Here is what I had to say about it on the Lats and Atts board a couple of months ago:

That article in the Caribbean Compass got some heat after it was published.

Sally (the editor whom I like very much) often publishes something pretty opinionated just to get the fleet down there going. It's "entertainment" and revs-up the letters from the readers in subsequent issues. It's fun.

Most people realize that and take Compass articles like that one in good sport and with a grain of salt.

For the same reason she printed that guy's statistically vague anti-cat rant, Sally published my article named "Who are you calling a Cruiser?" that poked a finger in a lot of uppity-eyes of self-professed "real crusiers" who were knocking others at the time.

The Compass likes to stir things up.

Anyway, Mr. Matthews' article is void of the actual statistical numbers. Nor does he delineate whether his remarks are limited to HIS claims desk (which statistically means nothing), his company's entire claims (which means almost statitically nothing), or allegedly those of the entire industry which may or may not mean anything depending on the real spread of the actual numbers of the statistics.

For example, I don't have the figures handy, but I looked into the actual numbers of lighting claims on cats versus monos versus trawlers. Cats have more, followed by monos, and then by trawlers . . . just as one might imagine . . .

BUT, NONE of the numbers are so far apart that it would cause one to worry about lightning, let alone have it dictate which boat to buy, etc. For example, I don't remember the actual numbers, but if the chance of a cat getting hit is .000002 percent and a monohull is .000001 percent, is that something to really jump up and down about? The chances for both are still very small.

All that is REALLY CLEAR in that article is that Mr. Matthews got utterly humiliated by not having the sailing skills to handle a Hobie Cat and he was embarrased and has resented cats ever since.

He covers his butt, though, with one single disclaimer sentence buried in his article:

"I hasten to add that I am fully aware that a few rugged salts skillfully sail multihulls in formidable conditions ranging from the howling southeasterlies and thin waters of the Laguna Madre to bluewater voyages across oceans; therefore the comments herein are empirically derived from claims crossing the Yacht Claims Desk and do not refer to these competent mariners. "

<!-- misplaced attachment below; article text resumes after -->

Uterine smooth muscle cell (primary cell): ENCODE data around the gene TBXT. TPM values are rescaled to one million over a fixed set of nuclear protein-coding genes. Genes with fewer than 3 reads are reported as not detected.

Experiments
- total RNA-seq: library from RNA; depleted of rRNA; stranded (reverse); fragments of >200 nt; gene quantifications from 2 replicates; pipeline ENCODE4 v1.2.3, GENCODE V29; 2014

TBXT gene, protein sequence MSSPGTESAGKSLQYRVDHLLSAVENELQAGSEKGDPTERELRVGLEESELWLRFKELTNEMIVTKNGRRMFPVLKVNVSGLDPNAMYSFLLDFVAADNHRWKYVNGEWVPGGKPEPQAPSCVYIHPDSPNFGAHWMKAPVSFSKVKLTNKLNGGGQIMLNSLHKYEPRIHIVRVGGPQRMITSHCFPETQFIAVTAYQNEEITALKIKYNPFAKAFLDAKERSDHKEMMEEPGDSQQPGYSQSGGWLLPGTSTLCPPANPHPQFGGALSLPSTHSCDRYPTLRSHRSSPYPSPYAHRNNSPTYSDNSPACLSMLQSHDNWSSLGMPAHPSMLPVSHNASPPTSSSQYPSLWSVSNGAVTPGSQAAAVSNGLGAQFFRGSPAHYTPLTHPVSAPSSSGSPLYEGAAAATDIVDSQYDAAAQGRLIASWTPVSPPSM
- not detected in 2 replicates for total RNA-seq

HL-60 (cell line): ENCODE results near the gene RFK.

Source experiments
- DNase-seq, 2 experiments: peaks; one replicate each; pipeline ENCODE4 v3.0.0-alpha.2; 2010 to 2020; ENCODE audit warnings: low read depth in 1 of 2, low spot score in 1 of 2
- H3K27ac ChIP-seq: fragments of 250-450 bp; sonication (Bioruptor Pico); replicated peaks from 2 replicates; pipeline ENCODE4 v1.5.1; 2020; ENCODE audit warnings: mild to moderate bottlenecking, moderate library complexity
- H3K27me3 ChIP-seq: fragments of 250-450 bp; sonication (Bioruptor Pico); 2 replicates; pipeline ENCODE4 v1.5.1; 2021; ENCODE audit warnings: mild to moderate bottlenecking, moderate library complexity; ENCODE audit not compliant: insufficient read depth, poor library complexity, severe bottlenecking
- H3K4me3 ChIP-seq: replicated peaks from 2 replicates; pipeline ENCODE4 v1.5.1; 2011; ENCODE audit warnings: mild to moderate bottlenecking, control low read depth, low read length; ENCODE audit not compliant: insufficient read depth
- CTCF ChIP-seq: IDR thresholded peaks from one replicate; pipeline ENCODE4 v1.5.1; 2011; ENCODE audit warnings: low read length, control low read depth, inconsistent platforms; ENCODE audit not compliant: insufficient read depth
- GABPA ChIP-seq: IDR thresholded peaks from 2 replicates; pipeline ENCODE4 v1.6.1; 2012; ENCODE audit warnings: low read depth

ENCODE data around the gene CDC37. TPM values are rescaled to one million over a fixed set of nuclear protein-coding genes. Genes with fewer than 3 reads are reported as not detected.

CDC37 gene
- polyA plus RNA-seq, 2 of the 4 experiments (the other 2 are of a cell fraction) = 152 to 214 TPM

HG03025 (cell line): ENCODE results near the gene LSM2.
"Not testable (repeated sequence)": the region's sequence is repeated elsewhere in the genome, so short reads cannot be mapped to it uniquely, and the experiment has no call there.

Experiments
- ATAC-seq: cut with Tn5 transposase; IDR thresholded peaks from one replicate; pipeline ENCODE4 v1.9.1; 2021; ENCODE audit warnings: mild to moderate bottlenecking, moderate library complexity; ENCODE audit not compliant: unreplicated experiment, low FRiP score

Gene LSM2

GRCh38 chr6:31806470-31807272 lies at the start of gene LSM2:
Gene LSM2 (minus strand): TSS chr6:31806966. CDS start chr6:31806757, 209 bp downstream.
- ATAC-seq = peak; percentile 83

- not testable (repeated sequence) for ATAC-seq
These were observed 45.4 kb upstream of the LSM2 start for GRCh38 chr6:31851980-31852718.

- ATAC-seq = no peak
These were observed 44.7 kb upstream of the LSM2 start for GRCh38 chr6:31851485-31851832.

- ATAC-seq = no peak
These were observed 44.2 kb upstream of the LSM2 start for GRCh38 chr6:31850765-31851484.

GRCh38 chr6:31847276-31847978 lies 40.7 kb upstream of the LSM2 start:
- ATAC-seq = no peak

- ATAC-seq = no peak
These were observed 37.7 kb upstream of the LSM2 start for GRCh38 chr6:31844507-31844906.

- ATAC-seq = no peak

The only thing I take issue with is that he says only a "FEW" rugged salts know how to sail a bluewater catamaran. Bullfeathers! Thousands know how to safely handle cruising cats. And my wife, Melissa is beautiful, not rugged.

And more: if I we can do it, anybody can do it. Mr. Matthews just needs a little therapy and a few lessons after his Hobie incident, that's all.

After reading his article I reflected about his remarks (an insurance adjuster's rant as viewed from a catamaran's deck at sea) and I was not offended by anything really EXCEPT I did not like his implication that catamarans are complicated contraptions that monohull people (like him) just don't have the skills to sail. Again, BULL!

Funny . . . he wanted to point out disadvantages of cats, but to so so he had to resort to self-deprication and knock the skills of monohull sailors like him . . .

Anyway, when an article claiming to compare statistics does not contain any actual claims numbers whatsoever . . . just alleged ratios with no supporting numbers or context . . . you gotta wonder why?

I am a realist and cats certainly have their drawbacks and y'all know me . . . I don't participate in any "Rah Rah" blind cheerleading on any single boat or design. They ALL have drawbacks. ALL boats have weaknesses.

From that perspective, and having a good bit of ocean experience on my cat and while sailing in the company of many other cat owners, I can say that Mr. Matthew's article is very honestly titled . . . his view is from a desk . . . .

I guess it's a good thing my first boat was a Hobie Cat and I could handle it, otherwise I would have been in "deep doo doo' when it became glaringly obvious that a modern cruising catamaran is generally a much more comfortable choice as a full-time liveaboard sailboat on the hook in the tropics.